The New South Wales Government will today launch the NSW Transmission Infrastructure Strategy, which aims to develop $2.5 billion worth of high voltage transmission projects to shore up the power grid and accommodate more renewable energy projects.
NSW Energy Minister Don Harwin told the Australian Financial Review (AFR) the strategy aims to improve transmission links with neighbouring states and Snowy Hydro, and get ahead of congestion problems that are stopping renewable projects from proceeding. The plan also aims to attract investment in renewable generation.
“We know that industry won’t invest if they can’t connect,” Mr Harwin told the AFR. “There are serious bottlenecks at the moment and in some parts of the state there is such limited transmission capacity that they can not bring on new projects.”
The New South Wales Government announced it would launch the strategy in July when the Australian Energy Market Operator (AEMO) launched its Integrated System Plan.
The New South Wales Government has had several major announcements supporting the uptake of renewables recently, in particular the recent announcement of the NSW Emerging Energy Program.
The program aims to dramatically scale back coal and transition to renewables by 2040.
The NSW Department of Planning recently approved a $117 million solar project to be integrated into the Vales Point coal power station.
Mr Harwin also recently announced the government would spend $20 million installing up to 900 smart batteries on government buildings such as hospitals and schools in order to turn them into virtual power plants.
Energy Networks Australia CEO Andrew Dillon said the NSW plan was a vital step towards a more integrated energy system that would deliver greater benefit to customers through a more resilient grid and more competitive wholesale markets.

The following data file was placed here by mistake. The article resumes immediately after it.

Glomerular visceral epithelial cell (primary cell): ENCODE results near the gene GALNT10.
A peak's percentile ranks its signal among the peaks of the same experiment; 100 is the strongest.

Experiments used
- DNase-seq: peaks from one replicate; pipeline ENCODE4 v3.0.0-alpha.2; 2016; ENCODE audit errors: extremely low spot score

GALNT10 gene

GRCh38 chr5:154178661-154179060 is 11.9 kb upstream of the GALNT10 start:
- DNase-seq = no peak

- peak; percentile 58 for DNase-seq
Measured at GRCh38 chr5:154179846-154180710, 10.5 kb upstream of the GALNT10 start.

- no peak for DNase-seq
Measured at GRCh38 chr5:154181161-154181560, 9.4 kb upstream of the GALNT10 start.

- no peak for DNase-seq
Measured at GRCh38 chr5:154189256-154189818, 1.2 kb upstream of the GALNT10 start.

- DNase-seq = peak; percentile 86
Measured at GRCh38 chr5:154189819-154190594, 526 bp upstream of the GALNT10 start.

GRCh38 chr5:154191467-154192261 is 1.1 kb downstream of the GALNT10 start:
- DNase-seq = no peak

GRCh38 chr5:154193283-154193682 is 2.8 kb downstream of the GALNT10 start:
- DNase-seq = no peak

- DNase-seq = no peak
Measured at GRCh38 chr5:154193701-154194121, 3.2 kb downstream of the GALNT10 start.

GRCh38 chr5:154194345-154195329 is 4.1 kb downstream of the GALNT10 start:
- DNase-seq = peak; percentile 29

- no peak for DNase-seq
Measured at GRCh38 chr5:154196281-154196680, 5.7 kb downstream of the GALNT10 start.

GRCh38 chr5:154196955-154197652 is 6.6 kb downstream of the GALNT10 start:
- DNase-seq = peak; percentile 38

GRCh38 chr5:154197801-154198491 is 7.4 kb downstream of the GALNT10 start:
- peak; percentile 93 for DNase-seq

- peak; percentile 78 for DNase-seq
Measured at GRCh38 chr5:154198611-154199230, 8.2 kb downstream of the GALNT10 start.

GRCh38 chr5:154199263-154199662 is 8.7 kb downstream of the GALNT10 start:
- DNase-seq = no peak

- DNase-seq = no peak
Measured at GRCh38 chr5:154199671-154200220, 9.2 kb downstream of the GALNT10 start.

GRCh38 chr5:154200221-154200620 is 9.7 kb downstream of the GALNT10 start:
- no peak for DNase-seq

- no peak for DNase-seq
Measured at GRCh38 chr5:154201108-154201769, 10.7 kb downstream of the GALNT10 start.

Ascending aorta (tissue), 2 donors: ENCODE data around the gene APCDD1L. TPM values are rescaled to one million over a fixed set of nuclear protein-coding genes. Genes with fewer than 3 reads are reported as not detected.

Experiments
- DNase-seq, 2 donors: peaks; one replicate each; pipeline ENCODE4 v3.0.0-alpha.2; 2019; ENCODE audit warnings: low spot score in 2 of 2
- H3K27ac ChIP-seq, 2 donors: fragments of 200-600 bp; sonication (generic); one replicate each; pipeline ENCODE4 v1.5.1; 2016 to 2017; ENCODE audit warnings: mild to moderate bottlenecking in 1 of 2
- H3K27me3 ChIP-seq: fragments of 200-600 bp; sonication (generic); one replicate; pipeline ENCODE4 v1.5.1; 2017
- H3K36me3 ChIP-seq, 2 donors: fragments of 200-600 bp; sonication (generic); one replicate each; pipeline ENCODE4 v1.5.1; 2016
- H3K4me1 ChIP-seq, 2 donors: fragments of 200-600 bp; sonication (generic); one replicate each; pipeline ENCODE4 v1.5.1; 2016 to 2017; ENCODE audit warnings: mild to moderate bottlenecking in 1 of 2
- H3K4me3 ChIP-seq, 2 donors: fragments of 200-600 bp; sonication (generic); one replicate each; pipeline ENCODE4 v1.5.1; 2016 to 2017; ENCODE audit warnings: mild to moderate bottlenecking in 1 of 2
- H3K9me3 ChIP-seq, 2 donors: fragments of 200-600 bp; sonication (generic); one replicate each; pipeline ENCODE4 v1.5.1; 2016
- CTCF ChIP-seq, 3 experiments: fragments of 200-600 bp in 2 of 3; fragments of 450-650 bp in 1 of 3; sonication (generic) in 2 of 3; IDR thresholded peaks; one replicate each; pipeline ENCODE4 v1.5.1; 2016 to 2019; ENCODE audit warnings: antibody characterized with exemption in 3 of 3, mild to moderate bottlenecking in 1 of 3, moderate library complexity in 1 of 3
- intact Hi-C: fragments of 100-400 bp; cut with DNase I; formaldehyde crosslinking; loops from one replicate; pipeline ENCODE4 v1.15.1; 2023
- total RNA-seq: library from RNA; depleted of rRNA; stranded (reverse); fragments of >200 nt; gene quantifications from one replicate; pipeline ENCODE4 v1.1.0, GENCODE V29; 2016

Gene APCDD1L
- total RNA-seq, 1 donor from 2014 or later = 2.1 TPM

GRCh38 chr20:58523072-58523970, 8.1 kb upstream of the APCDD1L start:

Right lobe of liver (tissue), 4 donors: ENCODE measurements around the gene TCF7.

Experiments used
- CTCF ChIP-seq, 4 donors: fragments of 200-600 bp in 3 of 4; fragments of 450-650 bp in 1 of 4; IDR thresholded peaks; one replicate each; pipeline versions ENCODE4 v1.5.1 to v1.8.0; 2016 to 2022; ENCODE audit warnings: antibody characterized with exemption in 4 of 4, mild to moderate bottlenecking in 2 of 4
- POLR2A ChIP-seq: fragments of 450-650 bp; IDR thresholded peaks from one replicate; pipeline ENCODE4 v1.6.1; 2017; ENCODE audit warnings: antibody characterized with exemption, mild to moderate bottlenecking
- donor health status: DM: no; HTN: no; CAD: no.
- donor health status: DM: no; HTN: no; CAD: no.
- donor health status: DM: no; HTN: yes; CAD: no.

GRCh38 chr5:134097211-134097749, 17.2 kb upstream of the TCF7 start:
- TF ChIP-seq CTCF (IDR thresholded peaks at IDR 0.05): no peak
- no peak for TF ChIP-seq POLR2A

“Around the world, modern energy systems are responding to more variable renewable generation by ensuring greater connection between generation sources and customers,” he said.
“NSW sits at the centre of the National Electricity Market (NEM) and is critical to the development of a more connected energy future.
“Fast-tracking the four key projects outlined in the strategy will bolster the grid’s capacity and put downwards pressure on prices – a priority for network businesses across Australia.”
Mr Dillon said the sequential nature of current regulatory arrangements was slow and unsuited to the transformation underway in electricity generation.
“By providing a funding guarantee for preliminary planning work, the NSW Government can fast-track priority projects while ensuring projects will only proceed where the benefits for consumers clearly outweigh the costs,” he said.
“Networks want to keep costs as low as possible while ensuring new renewable generation can be reliably integrated into our grid. The NSW plan will help achieve this.”
The Australian Energy Council said it is important that projects supported under the NSW Transmission Infrastructure Strategy undergo careful cost benefit analysis to demonstrate they will deliver value for the market.
The AEC’s Chief Executive Sarah McNamara said she understood the desire to fast-track transmission projects but that the investment case still needs to be carefully made.
“This is essential to both protect customers from unnecessary costs, and provide competitive industry confidence, as well as transparency in the way the network is developed,” she said.
“There is also a need, in an interconnected national market, to avoid state variations to the nationally agreed approach for transmission investment.
“The NSW Government’s strategy appears to be seeking to accelerate the initial stages of analysis for NSW projects but remains committed to a national process with respect to the investment case.
“The continued commitment to the national process is welcomed. It is important to maintain a stable and transparent process which occurs through the existing investment test.
“In that way we can minimise market investor risks and ultimately protect customers.”